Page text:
There’s a lot of talk about gratitude around the holidays. If you celebrate Thanksgiving, you’re bound to give thanks on that day. The trouble with Thanksgiving is that one day of gratitude doesn’t make you a happier person.
A more consistent practice of gratitude is what’s really good for you. Besides personal perks like improved physical and emotional health, being a grateful person can help you reach your career goals. It helps you be more likable, makes you a more effective manager, helps you network and get mentors, and improves your decision making capabilities and productivity.
Gratitude can also help you overcome stress, an all-too-common affliction during the holidays. Seeing as over-indulging in mulled wine isn’t a healthy long-term stress management strategy, gratitude is a much smarter approach.
“It’s not possible to be stressed about something when you’re being grateful for it.”
–Brené Brown, author and researcher
Since being a more grateful, happier, and less stressed person requires more than one toast over a turkey dinner, how can you embrace a practice of gratitude?
Keep a gratitude journal
With a gratitude journal, you take the time write down what you’re grateful for on a regular basis. The act of writing forces you to concentrate on what’s positive in your life.
Studies show that people who keep gratitude journals are more optimistic about the week ahead, feel better about their lives as a whole, and are more likely to make progress toward important goals.
The key part of your gratitude journal is that you do it once a week, every week, no excuses. Write down things for which you’re grateful, explaining each in detail in a full sentence. Each week, you’ll want to make a concise list of two to five things, focusing on people and surprising events whenever possible. When you sit down to journal, don’t rush. Dig deep to find what you are most grateful for and take time to enjoy the happy emotions created by the gratitude you discover.
If you don’t feel more positive after a month of weekly gratitude journaling, ramp it up to twice a week. Don’t do more often than that. Research shows daily gratitude journaling doesn’t work. You could burnout and become desensitized to the good feelings that accompany gratitude.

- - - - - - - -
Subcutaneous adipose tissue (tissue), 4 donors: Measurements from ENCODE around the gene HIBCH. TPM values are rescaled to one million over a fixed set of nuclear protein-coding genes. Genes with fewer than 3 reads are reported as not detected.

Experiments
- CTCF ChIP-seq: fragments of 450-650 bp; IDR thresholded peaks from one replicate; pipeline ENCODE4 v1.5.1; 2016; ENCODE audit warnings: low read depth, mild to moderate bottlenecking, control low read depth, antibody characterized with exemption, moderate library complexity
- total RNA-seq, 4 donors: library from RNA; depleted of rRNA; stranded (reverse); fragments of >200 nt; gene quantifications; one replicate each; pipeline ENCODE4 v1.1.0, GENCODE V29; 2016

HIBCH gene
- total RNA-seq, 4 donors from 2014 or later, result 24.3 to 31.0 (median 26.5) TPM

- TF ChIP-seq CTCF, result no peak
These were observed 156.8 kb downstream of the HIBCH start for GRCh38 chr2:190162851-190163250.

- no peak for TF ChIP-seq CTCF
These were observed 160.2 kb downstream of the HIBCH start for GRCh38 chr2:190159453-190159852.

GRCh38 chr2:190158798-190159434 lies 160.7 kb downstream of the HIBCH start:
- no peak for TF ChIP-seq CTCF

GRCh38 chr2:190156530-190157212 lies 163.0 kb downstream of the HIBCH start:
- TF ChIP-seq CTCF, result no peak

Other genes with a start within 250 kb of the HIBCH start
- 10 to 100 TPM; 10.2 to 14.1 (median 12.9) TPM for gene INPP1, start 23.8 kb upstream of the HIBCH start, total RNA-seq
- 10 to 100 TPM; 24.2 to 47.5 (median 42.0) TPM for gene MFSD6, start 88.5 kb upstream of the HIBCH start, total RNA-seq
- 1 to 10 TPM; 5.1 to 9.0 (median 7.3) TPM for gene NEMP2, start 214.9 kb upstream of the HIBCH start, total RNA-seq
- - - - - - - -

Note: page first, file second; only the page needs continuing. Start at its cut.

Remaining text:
If gratitude journals make you ungrateful
Gratitude journals aren’t for everyone. If you truly committed to your gratitude journal for a couple months and still felt no better about the world as a result, try one of these alternate ways of focusing on what you have to be grateful for.
Keep an ungratitude journal. Journaling can help grow your gratitude and also deal with stress. But, don’t let stress management journaling turn into a lengthy rant. Keep your entries short but specific. For your ungratitude journal to be effective, you need to write down and reflect on your thoughts and feelings related to the stressful situation. You should finish with a sense of relief from stress release.
Remind yourself to be grateful. Rather than writing, you can use other techniques to help you to remember to be grateful. Put a visual reminder up at your desk (perhaps a print out of the Grumpy Cat above). Set a daily or weekly event on your calendar to remind you to stop and concentrate on being grateful. Settle into a comfy chair and read one of the best books on gratitude. Try to remember that even when times are tough, there’s still plenty to be grateful for.
Show the world your gratitude. Some people prefer to grow gratitude by taking action in the real world. You could be practice patience with your colleagues or go out of your way to lend a hand. You might take colleagues out for coffee or bring in a treat to share. Or simply tell your colleagues why you appreciate them and their work. Don’t go overboard. Be sincere and expect nothing in return.
Thank you for choosing to spend your time reading the ideas I shared in this blog post. It means a lot that you entrust me to help you.